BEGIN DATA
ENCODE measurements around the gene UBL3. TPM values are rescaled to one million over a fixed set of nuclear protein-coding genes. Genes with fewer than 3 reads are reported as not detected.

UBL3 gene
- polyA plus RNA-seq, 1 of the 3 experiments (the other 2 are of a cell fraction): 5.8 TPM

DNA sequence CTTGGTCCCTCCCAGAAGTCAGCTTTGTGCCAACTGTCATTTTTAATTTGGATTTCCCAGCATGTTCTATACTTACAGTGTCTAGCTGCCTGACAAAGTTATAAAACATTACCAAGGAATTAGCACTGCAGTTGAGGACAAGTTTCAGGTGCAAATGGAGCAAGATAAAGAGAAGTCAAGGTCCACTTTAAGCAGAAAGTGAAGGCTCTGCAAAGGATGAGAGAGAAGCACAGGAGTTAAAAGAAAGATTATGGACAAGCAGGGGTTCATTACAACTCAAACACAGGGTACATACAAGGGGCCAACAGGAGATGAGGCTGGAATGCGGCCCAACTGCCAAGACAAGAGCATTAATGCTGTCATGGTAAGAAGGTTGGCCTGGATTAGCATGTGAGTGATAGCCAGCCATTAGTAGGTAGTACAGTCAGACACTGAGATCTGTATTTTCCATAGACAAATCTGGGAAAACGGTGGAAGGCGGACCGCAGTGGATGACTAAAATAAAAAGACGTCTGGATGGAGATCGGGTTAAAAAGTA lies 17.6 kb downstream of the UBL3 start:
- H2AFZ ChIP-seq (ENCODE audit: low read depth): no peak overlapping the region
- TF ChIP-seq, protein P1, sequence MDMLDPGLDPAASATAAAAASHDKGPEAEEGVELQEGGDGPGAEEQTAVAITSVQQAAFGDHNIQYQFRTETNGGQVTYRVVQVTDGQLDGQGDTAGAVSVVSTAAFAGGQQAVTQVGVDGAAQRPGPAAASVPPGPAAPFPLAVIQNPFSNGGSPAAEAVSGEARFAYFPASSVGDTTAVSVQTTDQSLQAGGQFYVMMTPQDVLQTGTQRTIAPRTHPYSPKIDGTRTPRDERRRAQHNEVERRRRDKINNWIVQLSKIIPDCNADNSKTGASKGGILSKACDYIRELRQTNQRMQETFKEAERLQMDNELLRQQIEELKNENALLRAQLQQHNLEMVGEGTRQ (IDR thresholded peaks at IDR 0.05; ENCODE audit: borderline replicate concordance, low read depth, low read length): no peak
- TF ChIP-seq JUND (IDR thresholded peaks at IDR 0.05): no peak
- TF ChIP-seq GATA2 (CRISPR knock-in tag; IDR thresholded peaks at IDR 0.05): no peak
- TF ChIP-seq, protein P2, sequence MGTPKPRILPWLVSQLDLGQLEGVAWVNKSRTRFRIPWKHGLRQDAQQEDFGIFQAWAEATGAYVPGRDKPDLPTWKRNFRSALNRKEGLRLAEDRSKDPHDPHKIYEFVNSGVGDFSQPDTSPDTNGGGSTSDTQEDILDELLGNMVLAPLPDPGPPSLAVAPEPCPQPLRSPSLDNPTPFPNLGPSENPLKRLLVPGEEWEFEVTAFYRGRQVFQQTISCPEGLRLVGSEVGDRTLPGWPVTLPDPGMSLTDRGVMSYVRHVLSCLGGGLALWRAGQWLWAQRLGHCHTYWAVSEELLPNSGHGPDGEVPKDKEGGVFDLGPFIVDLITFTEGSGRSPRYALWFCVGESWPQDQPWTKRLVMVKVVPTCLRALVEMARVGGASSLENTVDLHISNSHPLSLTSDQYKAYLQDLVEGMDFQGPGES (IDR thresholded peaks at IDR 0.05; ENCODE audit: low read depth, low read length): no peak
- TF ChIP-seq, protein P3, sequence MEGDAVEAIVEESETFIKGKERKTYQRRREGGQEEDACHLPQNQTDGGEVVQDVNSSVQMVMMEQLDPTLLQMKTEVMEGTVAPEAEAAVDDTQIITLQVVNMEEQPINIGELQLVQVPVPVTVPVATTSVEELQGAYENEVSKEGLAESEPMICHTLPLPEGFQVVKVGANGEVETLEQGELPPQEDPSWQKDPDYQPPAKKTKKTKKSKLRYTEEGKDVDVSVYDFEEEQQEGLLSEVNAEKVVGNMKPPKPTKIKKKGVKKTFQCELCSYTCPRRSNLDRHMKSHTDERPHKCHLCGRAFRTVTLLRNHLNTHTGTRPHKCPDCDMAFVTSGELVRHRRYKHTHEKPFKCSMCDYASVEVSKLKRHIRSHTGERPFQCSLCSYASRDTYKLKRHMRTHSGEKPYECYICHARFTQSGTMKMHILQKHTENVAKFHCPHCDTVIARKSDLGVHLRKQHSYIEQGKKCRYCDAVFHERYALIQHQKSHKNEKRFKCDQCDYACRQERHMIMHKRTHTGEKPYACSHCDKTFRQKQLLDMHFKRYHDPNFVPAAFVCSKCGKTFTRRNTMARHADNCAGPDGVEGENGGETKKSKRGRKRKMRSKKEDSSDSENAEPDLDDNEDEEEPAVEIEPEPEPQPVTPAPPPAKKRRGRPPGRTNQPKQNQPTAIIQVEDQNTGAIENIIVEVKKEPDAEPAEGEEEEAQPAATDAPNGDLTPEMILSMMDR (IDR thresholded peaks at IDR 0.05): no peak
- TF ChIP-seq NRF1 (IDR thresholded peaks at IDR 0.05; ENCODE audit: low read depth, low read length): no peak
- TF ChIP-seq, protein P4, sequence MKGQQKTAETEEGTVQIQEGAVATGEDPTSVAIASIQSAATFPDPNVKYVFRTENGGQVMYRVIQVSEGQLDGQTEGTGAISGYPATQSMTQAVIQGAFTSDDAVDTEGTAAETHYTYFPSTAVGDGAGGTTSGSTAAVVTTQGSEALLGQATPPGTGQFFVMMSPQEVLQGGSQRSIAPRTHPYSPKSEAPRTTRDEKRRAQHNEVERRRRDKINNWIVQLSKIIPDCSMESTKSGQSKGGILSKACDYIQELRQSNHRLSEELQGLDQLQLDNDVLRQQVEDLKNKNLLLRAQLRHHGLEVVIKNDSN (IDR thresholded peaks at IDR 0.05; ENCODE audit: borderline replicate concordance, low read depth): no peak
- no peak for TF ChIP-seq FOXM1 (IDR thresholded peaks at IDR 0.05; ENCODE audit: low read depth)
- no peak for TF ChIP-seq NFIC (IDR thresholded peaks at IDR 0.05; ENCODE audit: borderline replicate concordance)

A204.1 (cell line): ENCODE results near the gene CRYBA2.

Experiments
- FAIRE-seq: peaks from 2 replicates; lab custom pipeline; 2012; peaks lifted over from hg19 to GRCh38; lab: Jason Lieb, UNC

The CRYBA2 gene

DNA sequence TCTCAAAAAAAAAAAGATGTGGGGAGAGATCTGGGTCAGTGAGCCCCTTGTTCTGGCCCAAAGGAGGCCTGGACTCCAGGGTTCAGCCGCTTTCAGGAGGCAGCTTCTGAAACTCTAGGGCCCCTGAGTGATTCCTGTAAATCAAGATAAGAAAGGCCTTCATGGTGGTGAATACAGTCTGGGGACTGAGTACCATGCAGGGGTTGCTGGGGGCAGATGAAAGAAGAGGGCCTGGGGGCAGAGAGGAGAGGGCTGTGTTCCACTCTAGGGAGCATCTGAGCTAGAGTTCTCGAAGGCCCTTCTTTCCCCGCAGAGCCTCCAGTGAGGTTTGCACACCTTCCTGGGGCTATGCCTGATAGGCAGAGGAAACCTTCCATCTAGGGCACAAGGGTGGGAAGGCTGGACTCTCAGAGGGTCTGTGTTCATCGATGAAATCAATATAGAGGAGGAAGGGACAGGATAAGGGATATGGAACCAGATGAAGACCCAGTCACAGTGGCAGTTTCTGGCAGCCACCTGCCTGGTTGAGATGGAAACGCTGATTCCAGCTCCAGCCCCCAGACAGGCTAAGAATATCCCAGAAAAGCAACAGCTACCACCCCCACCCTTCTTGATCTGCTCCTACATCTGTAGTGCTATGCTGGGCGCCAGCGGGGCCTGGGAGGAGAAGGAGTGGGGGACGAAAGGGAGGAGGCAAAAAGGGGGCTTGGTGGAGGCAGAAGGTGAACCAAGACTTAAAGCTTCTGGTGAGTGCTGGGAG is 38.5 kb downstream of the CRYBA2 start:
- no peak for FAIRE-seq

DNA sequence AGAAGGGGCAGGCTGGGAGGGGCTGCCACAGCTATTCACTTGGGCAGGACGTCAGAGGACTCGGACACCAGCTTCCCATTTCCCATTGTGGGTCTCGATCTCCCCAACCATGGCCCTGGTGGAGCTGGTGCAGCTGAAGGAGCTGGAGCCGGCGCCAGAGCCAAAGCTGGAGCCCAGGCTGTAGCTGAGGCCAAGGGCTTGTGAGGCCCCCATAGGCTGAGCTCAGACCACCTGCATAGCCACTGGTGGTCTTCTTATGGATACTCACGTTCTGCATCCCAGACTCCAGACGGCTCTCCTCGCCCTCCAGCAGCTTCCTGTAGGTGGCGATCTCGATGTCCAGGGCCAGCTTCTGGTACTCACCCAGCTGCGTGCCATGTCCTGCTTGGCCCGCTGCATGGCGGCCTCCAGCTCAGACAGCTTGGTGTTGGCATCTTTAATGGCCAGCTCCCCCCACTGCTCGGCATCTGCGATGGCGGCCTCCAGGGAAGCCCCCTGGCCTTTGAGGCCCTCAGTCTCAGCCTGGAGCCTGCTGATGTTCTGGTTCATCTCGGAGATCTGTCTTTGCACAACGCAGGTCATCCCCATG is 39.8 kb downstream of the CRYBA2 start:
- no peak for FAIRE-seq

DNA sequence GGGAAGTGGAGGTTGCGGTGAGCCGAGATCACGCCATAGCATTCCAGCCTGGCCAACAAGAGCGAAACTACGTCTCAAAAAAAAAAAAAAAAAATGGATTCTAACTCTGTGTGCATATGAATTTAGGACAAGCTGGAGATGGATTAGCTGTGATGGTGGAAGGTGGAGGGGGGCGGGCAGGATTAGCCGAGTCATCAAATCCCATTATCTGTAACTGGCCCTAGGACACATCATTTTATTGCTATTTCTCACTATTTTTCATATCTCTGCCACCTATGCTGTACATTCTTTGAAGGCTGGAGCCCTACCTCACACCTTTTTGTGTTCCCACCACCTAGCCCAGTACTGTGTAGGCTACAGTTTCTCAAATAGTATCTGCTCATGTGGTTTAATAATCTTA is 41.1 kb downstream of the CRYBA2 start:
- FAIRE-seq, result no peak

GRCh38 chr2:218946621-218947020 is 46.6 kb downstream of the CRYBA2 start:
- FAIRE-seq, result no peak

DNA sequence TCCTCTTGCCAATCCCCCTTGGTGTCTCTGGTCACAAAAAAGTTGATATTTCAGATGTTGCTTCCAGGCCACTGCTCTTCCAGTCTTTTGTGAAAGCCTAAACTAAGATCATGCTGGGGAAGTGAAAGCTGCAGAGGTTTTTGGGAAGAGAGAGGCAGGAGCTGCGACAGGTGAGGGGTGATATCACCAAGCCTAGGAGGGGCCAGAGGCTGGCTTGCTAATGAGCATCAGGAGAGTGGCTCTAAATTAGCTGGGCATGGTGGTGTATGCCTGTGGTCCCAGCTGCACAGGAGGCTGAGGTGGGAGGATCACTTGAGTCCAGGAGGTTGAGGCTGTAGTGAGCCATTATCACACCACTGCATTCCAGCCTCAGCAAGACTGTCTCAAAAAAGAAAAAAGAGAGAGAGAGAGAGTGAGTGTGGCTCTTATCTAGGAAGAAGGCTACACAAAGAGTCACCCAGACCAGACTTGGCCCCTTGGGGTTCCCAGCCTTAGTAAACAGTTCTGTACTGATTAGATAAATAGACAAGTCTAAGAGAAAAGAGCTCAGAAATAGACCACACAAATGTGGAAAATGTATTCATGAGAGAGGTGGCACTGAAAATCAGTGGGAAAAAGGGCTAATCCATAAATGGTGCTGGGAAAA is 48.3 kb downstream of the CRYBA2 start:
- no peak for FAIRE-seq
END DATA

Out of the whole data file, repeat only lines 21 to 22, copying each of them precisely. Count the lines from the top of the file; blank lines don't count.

DNA sequence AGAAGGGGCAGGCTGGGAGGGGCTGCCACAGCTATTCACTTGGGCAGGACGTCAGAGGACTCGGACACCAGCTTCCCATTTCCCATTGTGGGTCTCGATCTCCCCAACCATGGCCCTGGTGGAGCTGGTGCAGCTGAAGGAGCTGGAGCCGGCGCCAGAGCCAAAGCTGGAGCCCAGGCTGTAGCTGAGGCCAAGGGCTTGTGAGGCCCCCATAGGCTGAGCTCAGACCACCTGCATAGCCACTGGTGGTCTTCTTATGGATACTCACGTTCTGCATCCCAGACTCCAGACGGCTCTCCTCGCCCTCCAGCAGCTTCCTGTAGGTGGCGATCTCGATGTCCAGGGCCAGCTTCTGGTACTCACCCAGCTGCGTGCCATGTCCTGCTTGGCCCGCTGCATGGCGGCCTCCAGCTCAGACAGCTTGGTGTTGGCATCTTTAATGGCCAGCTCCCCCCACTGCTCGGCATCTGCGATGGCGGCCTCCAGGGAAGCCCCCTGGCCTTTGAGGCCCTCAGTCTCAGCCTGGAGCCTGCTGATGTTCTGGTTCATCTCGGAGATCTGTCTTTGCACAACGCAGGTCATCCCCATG is 39.8 kb downstream of the CRYBA2 start:
- no peak for FAIRE-seq